- Financial Time Series Data
- Exploring Time Series Data in R
- Plotting Time Series in R
- Handling Missing Values in Time Series
- Creating a Time Series Object in R
- Check if an object is a time series object in R
- Plotting Financial Time Series Data (Multiple Columns) in R
- Characteristics of Time Series
- Stationary Process in Time Series
- Transforming a Series to Stationary
- Time Series Transformation in R
- Differencing and Log Transformation
- Autocorrelation in R
- Time Series Models
- ARIMA Modeling
- Simulate White Noise (WN) in R
- Simulate Random Walk (RW) in R
- AutoRegressive (AR) Model in R
- Estimating AutoRegressive (AR) Model in R
- Forecasting with AutoRegressive (AR) Model in R
- Moving Average (MA) Model in R
- Estimating Moving Average (MA) Model in R
- ARIMA Modelling in R
- ARIMA Modelling - Identify Model for a Time Series
- Forecasting with ARIMA Modeling in R - Case Study
- Automatic Identification of Model Using auto.arima() Function in R
- Financial Time Series in R - Course Conclusion

# Financial Time Series Data

Welcome to this course on financial time series analysis using R. In this course, we will learn about financial time series data analysis in R. You will learn about how to explore and build time series data, calculate its key statistics, and plot time series charts. You will also learn about how to use the important time series models such as White Noise, Random Walk, Autoregression and Moving Average, learn how to simulate these models, fit these models into financial time series data and use the models to predict the future. So, let's get started...

### What is Time Series?

Time series refers to a series of data in a chronological order. A lot of data in this world is recorded sequentially, over time, in the form of time series. Some common examples include the weather in a city over time, the prices of a listed stock, the commodity prices and so on. While studying financial assets, the asset prices as well as asset returns are represented as time series. Investors generally prefer to use asset returns, over asset prices, in their analysis. This is primarily for two reasons: 1) the asset returns provide a complete and scale-free summary of asset returns and 2) the asset returns are easier to analyze compared to asset prices because of their statistical properties. In our lessons, we will use examples of both asset prices and asset returns.

### Financial Time Series Data

There are plenty of financial time series data sources on the Internet. One popular source is Quandl, which contains thousands of datasets including financial and economic datasets.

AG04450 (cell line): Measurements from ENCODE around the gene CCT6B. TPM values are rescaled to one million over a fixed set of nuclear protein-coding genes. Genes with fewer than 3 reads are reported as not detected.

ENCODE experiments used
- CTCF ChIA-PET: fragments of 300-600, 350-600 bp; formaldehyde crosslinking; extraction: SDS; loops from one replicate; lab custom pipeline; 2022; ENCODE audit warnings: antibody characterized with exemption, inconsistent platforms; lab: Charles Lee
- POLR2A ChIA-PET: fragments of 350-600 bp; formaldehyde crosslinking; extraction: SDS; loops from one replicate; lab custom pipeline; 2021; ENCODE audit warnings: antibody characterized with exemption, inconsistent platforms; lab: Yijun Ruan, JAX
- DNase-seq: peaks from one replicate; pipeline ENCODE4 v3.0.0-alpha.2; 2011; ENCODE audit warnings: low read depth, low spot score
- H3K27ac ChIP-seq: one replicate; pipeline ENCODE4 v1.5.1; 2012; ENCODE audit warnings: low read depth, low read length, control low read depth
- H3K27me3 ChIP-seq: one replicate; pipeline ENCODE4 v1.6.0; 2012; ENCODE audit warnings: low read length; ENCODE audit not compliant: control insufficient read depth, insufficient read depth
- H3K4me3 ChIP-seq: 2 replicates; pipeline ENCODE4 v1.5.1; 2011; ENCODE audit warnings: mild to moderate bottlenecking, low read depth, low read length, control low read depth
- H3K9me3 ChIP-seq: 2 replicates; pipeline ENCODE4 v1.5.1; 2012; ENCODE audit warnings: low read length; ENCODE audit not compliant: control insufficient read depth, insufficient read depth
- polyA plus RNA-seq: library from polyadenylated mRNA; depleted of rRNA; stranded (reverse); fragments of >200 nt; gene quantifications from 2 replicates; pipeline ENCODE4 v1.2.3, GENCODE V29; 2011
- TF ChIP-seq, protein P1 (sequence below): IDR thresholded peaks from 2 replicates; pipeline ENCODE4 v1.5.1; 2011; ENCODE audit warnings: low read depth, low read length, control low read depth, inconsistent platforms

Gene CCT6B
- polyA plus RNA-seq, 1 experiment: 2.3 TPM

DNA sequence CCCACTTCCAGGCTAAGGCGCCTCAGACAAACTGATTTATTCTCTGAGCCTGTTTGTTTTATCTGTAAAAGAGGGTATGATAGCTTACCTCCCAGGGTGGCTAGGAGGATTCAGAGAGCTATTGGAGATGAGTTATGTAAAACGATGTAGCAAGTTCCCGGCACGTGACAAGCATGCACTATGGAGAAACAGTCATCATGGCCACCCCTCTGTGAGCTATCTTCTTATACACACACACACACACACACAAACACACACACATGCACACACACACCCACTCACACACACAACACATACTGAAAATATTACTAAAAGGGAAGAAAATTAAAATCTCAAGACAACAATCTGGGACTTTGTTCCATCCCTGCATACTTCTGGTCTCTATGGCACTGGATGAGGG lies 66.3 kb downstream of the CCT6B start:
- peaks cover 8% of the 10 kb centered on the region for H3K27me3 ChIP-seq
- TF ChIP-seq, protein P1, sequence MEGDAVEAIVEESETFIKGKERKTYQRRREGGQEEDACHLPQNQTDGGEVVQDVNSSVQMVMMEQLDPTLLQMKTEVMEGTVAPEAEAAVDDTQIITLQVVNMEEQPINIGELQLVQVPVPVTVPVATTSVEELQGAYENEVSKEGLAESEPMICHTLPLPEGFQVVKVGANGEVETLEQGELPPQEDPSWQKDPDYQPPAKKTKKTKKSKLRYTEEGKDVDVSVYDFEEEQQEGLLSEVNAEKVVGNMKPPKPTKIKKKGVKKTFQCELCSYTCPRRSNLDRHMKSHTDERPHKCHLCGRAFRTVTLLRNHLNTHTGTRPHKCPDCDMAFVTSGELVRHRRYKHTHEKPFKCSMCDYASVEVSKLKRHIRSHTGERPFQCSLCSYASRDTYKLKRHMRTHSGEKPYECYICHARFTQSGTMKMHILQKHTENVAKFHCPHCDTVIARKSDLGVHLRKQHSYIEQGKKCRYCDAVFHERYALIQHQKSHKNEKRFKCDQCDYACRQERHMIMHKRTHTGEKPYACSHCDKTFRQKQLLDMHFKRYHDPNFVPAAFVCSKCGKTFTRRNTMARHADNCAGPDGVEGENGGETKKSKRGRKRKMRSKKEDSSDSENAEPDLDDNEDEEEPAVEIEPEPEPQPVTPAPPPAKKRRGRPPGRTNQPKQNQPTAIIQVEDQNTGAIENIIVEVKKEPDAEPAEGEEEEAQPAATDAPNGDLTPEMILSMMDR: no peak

For the purpose of this course, I would suggest you to signup for a free account on Quandl.com. Once you signup, you will get an API key that you can use to fetch data directly in R from Quandl.

### Install Quandl R Package

In order to work with Quandl datasets in R, you need to install and load the Quandl package.

```
install.packages("Quandl")
library(Quandl)
```

### Load Sample Financial Data

Now that you have your Quandl API key and have loaded Quandl package in your R session, you can download some financial data. In the following example, I am loading the daily closing prices of the Microsoft stock (Symbol: MSFT), for the year 2016 from the `WIKI/PRICES`

dataset in Quandl.

In the following code, add your own api key and then run it in your R console. The code will create an R time series object containing Microsoft stock prices for the year 2016. If you don't understand what's happening in this code, don't worry about it. We will be studying in detail about how to create time series objects in the coming lessons.

```
Quandl.api_key("YOUR API KEY")
msft_data <- Quandl.datatable("WIKI/PRICES" ,
qopts.columns=c("date", "close"),
ticker=c("MSFT"),
date.gte=c("2016-01-01"),
date.lte=c("2016-12-31"))
ZOO <- zoo(msft_data$close, order.by=as.Date(as.character(msft_data$date), format='%Y-%m-%d'))
msft_ts <- ts(ZOO)
```

### View Time Series

The easiest way to explore a time series is to view or print it as shown below:

```
< print(msft_ts)
Time Series:
Start = 1
End = 252
Frequency = 1
[1] 54.800 55.050 54.050 52.170 52.330 52.300 52.780 51.640 53.110 50.990 50.560 50.790 50.480
[14] 52.290 51.790 52.170 51.220 52.055 55.090 54.710 53.000 52.160 52.000 50.160 49.410 49.280
[27] 49.710 49.690 50.500 51.090 52.420 52.190 51.820 52.650 51.180 51.360 52.100 51.300 50.880
[40] 52.580 52.950 52.350 52.030 51.030 51.650 52.840 52.050 53.070 53.170 53.590 54.350 54.660
[53] 53.490 53.860 54.070 53.970 54.210 53.540 54.710 55.050 55.230 55.570 55.430 54.560 55.120
[66] 54.460 54.420 54.310 54.650 55.350 55.360 55.650 56.460 56.390 55.590 55.780 51.780 52.110
...
...
...
```

As you can see, the result explicitly tells us that it is a time series, which starts with 1 and ends at 252, i.e., there are a total of 252 observations with a frequency of 1.

In the next lesson, we will learn more about exploring the time series.

```
install.packages("readr")
library(readr)
msft_data <- read_csv("msft_data.csv")
View(msft_data)
```

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